Professionals love to promote their success stories. Securing major victories can help attract new clients and help establish professional reputation. This is especially true of attorneys, who are often solicited to comment on public aspects of a case once it has concluded. However, post-case commentary could lead to a violation of the attorney’s duty of confidentiality—even when the information discussed concerns issues that are widely known or publicly available.
Summer is almost here – the sun, vacations, Coronas, and lawsuits arising from unpaid internships. We’ve previously warned of these risks here and here. Yet, the suits that some call the “new slip and fall case” are more frequent than ever. It seems that every week brings news of another lawsuit filed by unpaid interns. So, another reminder is warranted. Employers must beware of these risks and take precaution to ensure that they are not the next victim of an FLSA class-action claim.
Recent technological advances have made it relatively easy for professionals to maintain a virtual office. A wireless connection may be all that is needed to practice, without the stress of lease payments, utilities, commuting expenses and other costs. Some attorneys have taken advantage of technology to maintain out-of-state offices in order to appeal to a larger client base. But, despite the various temptations to utilize a virtual office, there are serious risks of doing so.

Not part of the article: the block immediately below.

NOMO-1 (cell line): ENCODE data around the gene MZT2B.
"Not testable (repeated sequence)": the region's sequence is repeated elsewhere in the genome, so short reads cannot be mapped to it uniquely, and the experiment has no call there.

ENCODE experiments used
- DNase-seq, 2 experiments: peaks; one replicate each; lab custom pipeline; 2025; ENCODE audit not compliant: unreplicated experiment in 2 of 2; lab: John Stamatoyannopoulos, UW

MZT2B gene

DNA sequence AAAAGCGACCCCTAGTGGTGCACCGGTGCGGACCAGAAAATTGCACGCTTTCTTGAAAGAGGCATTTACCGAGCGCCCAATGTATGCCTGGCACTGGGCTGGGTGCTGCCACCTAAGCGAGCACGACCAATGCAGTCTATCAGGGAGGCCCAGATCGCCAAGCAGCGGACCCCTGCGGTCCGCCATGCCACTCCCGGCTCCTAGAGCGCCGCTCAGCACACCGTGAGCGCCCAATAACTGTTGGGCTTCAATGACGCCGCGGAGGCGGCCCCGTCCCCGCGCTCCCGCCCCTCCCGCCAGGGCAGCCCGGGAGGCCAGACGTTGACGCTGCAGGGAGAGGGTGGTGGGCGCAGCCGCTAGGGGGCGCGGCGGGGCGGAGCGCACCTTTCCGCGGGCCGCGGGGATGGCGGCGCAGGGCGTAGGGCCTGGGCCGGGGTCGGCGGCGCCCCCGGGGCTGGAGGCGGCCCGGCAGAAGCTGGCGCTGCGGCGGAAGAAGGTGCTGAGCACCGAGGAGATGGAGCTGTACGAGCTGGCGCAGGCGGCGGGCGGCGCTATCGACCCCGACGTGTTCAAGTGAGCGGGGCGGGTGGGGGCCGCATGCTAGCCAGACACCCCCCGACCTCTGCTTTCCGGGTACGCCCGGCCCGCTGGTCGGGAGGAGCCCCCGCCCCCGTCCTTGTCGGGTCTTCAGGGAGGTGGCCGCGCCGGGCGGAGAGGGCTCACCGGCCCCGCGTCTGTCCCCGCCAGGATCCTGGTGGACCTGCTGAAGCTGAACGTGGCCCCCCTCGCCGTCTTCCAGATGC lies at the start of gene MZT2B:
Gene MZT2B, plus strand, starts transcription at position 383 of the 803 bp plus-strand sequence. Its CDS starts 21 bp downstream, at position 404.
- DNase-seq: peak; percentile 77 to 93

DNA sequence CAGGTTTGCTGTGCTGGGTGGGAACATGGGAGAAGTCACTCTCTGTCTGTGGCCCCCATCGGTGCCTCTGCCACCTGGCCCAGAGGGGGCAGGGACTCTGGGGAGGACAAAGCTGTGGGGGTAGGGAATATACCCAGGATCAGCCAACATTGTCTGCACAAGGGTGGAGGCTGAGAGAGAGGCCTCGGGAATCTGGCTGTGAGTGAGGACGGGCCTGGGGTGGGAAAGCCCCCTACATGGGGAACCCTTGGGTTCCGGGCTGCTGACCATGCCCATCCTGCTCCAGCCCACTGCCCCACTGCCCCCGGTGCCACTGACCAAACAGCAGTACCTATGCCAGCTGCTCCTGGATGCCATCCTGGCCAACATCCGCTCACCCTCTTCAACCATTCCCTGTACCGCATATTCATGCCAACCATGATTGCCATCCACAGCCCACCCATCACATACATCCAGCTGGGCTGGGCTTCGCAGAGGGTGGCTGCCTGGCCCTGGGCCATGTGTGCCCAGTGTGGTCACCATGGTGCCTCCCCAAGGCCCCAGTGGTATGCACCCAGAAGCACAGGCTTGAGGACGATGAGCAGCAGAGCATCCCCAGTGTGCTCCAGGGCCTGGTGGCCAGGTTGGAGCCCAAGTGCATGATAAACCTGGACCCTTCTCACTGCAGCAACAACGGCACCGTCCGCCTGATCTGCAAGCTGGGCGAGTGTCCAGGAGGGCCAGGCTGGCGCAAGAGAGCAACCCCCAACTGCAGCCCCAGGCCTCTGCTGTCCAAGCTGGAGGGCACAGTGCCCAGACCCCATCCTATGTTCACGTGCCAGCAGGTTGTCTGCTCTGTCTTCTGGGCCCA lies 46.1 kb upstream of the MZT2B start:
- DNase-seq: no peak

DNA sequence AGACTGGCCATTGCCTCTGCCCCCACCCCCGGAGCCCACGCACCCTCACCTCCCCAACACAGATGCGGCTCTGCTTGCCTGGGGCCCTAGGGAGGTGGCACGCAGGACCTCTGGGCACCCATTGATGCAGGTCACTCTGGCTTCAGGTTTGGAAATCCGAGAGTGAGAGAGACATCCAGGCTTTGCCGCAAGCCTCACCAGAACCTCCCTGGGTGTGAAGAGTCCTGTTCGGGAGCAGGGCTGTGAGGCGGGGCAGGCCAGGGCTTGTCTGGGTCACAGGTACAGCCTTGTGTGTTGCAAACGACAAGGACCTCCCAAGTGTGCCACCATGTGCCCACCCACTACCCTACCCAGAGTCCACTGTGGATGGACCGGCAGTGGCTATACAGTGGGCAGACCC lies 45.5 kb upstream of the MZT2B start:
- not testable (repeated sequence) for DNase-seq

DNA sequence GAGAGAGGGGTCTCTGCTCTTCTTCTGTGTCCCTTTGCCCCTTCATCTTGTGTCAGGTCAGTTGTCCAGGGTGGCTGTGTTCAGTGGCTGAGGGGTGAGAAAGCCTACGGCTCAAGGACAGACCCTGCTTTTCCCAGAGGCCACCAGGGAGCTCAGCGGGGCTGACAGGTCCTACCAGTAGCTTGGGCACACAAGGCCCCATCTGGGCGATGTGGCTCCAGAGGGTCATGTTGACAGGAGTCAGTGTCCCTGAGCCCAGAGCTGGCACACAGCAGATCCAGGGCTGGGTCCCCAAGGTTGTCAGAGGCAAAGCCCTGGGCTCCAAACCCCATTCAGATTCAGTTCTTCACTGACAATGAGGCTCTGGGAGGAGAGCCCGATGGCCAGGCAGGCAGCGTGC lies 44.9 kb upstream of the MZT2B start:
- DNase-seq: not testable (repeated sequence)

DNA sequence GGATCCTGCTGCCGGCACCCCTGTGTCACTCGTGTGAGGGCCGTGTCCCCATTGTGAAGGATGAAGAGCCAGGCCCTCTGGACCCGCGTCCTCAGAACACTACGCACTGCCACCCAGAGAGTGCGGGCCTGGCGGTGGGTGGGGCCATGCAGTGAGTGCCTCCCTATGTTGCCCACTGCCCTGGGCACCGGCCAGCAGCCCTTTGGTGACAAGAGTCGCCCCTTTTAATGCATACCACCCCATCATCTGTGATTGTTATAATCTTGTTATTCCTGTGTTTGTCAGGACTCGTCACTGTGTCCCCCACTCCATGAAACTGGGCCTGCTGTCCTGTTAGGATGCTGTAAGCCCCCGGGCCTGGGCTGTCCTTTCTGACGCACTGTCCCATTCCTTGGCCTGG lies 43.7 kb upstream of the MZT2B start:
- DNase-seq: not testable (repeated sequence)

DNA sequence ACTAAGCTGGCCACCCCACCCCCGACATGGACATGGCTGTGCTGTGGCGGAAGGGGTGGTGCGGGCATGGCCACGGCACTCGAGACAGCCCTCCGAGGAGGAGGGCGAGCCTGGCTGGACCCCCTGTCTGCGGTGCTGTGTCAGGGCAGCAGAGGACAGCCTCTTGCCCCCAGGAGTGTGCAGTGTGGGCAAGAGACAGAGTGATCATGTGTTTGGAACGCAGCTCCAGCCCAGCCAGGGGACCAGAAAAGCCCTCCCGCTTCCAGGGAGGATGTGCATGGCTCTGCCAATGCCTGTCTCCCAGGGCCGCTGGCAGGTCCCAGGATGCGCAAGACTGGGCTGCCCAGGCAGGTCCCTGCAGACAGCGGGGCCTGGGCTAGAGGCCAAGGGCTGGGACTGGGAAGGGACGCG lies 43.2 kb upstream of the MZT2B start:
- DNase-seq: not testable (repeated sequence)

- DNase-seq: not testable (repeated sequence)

Despite his untimely death, Michael Jackson continues to generate considerable media attention, tabloid fodder, and litigation. Most recently, Jackson’s former publicist, Raymone K. Bain, filed a malpractice suit to recover from her former attorneys. In Bain v. Gary Williams Parenti Watson & Gary PL et al., the King of Pop’s publicist alleges that her attorneys were negligent in a breach of contract suit she filed against Jackson in 2009. According to the suit, Bain could not recover considerable royalties from Jackson associated with…
A Florida defense expert is facing criminal perjury charges for allegedly lying on the stand about his credentials. The defense attorney may be next. Claimed biomechanics expert, John Lloyd, allegedly misrepresented his educational background before testifying that “shaken baby syndrome” is a myth in a troublesome child abuse trial. It was allegedly discovered that Lloyd had perjured himself on the stand but the underlying defendant had already received a reduced sentence. The fallout and public outcry has been significant. This situation calls into question the ramifications for the defense attorney who proffered the so-called “expert.”